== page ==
A litany of concerns have been raised about how the deradicalisation programme was working after it emerged several terror attacks were carried out by extremists who had been referred to Prevent.

They include: homegrown terrorist Ali Harbi Ali who murdered veteran MP Sir David Amess in 2021; Reading terror attacker Khairi Saadallah who killed three men in a park and Sudesh Amman, responsible for stabbings in Streatham, south London, both in 2020; Usman Khan, who murdered two people in the Fishmongers' Hall attack in November 2019; and the 2017 Parsons Green Tube train attacker Iraqi asylum seeker Ahmed Hassan.

Mr Shawcross said he had heard “several examples” of the role of Islamist ideology being “misinterpreted, misunderstood, or even overlooked by Prevent staff.”

But by contrast, analysis of terrorism associated with extreme right-wing sentiments were “generally taken seriously and accepted as a radicalising influence”.

His report described how a “prominent” Conservative politician and former member of the government was named in Prevent research as being among figures “associated with far-right sympathetic audiences, and Brexit” as he highlighted how the bar for analysing Islamist activity was “relatively high” but the threshold for what could be considered as “extreme right-wing” was “comparably low”.

Prevent focuses too much on the psychological factors behind radicalisation, which “appears to have led to a medicalised understanding of terrorism within the system – one that mischaracterises radicalisation as an illness, rather than having an ideological root in ideas and beliefs.”

The “failure by frontline Prevent practitioners to understand fully the nature of ideology as the primary driver in Islamist radicalisation risks several potentially serious consequences”, adding: “Recent attacks, inquests, and inquiries have highlighted the dreadful dangers of underestimating the motivating force of ideology, Mr Shawcross said.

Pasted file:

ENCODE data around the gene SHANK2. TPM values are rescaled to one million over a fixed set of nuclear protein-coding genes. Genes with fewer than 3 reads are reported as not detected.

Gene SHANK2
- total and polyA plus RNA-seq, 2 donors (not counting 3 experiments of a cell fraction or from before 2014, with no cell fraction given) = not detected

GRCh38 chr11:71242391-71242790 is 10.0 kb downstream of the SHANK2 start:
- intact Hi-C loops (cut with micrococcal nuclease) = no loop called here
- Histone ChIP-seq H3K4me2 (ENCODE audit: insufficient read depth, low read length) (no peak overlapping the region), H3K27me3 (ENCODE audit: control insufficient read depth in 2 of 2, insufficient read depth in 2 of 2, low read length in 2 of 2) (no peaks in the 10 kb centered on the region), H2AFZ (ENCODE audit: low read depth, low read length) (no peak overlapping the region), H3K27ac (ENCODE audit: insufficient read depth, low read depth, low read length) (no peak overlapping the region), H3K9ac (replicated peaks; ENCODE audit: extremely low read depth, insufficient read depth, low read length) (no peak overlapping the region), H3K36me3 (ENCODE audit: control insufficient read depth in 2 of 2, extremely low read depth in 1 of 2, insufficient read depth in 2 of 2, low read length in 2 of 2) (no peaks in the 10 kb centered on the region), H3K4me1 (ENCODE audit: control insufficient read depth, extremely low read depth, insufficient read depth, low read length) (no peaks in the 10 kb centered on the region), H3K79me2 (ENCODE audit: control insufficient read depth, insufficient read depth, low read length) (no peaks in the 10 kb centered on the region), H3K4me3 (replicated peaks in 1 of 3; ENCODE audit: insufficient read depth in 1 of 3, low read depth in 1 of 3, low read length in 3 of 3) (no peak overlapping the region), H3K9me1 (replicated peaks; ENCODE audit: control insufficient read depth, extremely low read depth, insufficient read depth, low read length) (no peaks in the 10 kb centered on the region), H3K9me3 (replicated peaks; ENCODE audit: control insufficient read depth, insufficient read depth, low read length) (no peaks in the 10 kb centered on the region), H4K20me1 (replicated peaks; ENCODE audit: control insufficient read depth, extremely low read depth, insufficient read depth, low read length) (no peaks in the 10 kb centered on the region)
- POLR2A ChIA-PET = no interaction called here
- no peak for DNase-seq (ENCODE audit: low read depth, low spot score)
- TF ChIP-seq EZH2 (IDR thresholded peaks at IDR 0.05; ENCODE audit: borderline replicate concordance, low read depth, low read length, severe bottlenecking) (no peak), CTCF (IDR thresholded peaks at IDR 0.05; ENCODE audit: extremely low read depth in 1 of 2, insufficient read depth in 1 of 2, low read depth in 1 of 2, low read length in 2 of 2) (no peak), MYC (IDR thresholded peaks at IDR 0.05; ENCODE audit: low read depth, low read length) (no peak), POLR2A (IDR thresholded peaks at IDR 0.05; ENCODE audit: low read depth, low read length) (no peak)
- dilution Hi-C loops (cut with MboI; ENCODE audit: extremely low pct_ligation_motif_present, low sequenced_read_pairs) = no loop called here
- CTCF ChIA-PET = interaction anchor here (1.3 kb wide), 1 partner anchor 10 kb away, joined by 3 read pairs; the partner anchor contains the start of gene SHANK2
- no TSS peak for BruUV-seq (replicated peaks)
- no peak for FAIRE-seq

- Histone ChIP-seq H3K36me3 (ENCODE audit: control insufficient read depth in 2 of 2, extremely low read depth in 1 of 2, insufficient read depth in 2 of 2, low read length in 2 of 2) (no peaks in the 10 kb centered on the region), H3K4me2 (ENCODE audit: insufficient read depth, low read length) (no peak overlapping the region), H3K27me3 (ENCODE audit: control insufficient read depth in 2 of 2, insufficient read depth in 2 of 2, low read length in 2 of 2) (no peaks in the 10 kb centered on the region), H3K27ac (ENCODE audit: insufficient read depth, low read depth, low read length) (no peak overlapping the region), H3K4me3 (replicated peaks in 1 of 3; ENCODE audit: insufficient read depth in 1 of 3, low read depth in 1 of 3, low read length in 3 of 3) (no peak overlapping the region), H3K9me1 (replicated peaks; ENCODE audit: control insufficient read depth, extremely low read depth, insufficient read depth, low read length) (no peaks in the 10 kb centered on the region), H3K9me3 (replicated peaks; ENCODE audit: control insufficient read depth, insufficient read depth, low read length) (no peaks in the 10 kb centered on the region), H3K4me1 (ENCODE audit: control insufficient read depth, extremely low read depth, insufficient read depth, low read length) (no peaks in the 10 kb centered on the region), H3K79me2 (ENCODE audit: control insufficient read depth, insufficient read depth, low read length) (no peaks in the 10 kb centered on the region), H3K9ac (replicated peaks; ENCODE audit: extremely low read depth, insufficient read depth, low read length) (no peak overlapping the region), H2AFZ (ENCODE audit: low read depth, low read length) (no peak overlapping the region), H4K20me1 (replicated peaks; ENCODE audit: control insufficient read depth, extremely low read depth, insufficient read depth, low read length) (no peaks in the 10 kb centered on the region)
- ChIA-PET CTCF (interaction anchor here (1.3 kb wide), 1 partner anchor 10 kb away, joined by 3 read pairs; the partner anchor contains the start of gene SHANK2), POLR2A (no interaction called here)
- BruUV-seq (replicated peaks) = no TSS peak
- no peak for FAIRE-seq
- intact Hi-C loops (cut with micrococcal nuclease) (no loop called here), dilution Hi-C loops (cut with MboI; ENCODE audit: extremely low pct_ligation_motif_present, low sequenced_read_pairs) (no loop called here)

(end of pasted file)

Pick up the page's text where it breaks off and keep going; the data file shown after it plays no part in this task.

“Treating terrorism as a mental illness, or a social deficiency that can be placated by social services, might make acts of extreme violence seem more intelligible to some – yet ultimately this approach fails to grasp the inherently ideological nature of radicalisation and terrorism.”

Staff are in danger of “missing crucial warning signs, misdiagnosing problems, and responding ineffectively unless the Home Office urgently corrects this,” he warned.

While praising the work of Prevent in stopping radicalisation, the report added: “All too often those who commit terrorist acts in this country have been previously referred to Prevent.

“Prevent apparently failed to understand the danger in these cases and this review demonstrates how such failures might be avoided in the future.”

His recommendations include a closer relationship between MI5 and Prevent bosses to allow better consideration of the wider terrorism threat by those who run the scheme.